As for the kids, I don’t have anything to compare it to, but I’d say they’re adjusting to our new life as well as can be expected. Izzy’s memories of her dad continue to fade, though she holds tight to a select few, which I hope stay with her forever. It catches me off guard when I bring up a memory I’m sure she remembers (her and Brian going on ice skating dates, or rinsing off dive gear in the garage) and she looks back at me with a blank face. I try to pull up photos of each of these memories on my phone to refresh her memory – sometimes successfully – but most times, not. Hudson doesn’t have any memories with his dad, but he knows he loves him, and he’ll ask to see photos and watch videos at least a few times a week. He’ll tell me “I miss dadda. I love dadda.” And the night before his fourth birthday (just a few days ago) we stayed up late in my bed and Hudson cried in my arms because I had to tell him “No, dadda can’t come to your birthday party.” He’s still struggling with what ‘forever’ means and that dadda won’t be able to come to any important milestones in his life, but I try my hardest to reassure him that dadda loves him and wishes he could be there. Talk about heartbreaking conversations. That was a rough night. Adeline recognizes photos of Brian now, so she’ll walk around the house pointing to photos of him, and say “DADDA!” She looks SO much like him, it’s uncanny. She’ll flare her nostrils, the dimple on her left cheek shining and it’s impossible to not see him. I don’t know that there is any ‘right’ way to do any of this, but we’re doing our best to make the most of it, together.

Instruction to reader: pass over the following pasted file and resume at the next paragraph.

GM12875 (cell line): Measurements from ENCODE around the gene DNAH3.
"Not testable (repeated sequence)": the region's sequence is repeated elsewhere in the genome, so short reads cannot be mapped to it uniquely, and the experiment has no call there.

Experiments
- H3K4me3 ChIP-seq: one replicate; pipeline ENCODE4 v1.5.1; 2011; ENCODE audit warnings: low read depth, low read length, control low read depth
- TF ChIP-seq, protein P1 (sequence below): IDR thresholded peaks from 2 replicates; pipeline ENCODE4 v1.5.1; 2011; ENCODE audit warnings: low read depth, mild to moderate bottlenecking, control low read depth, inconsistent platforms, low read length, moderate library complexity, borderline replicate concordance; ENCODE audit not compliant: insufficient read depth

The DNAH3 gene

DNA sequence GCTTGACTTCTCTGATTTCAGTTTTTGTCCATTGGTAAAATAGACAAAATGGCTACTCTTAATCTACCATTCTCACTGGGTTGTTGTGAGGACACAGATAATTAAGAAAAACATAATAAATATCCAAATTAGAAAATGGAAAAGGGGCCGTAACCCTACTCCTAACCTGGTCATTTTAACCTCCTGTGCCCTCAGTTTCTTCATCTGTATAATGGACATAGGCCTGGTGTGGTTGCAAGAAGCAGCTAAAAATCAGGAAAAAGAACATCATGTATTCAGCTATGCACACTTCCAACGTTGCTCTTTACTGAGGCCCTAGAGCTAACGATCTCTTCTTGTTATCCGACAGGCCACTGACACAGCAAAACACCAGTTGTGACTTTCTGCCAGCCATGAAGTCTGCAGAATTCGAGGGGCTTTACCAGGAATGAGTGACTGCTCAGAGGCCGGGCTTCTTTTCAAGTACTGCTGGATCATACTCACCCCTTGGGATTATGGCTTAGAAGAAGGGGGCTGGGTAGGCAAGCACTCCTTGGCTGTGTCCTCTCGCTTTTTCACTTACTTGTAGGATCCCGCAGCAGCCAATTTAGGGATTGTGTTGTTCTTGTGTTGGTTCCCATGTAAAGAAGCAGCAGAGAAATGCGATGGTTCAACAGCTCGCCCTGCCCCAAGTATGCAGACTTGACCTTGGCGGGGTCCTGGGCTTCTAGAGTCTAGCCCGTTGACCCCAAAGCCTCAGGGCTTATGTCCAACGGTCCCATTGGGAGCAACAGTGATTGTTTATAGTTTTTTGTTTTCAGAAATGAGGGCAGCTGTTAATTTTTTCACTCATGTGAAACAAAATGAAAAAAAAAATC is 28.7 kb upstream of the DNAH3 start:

It’s been two years and I’m still sad, I still mourn the loss of Brian, the loss of my marriage, our family as we knew it, him as a person and all that he brought to this world. I still feel those waves of grief at my feet, beckoning me, but at this point, I know I’m going to make it. Izzy, Hudson, Addy and I are now forging our own path in the sand, we’re doing things our way, and I’m incredibly proud of us.

For those of you interested in some of these projects we’ve been working on:

My debut memoir, Always Coming Back Home, is now available on e-book or for pre-order here:

Physical book pre-order:

The kids’ book, A Hui Hou: Until We Meet Again, is no available for pre-order here:

If Only… a documentary detailing the events leading up to Brian’s diving accident can be watched here:

This is a bit late, but some of you have asked about the short film I had made about our two month trip across Europe last summer. It’s been hosted on my website, but I recently added it to Youtube if you haven’t had a chance to watch if yet, you can do so here:

Alright that’s it for now!

A Hui Hou,

Ash xo

And I’ll have more to update you on as the year progresses.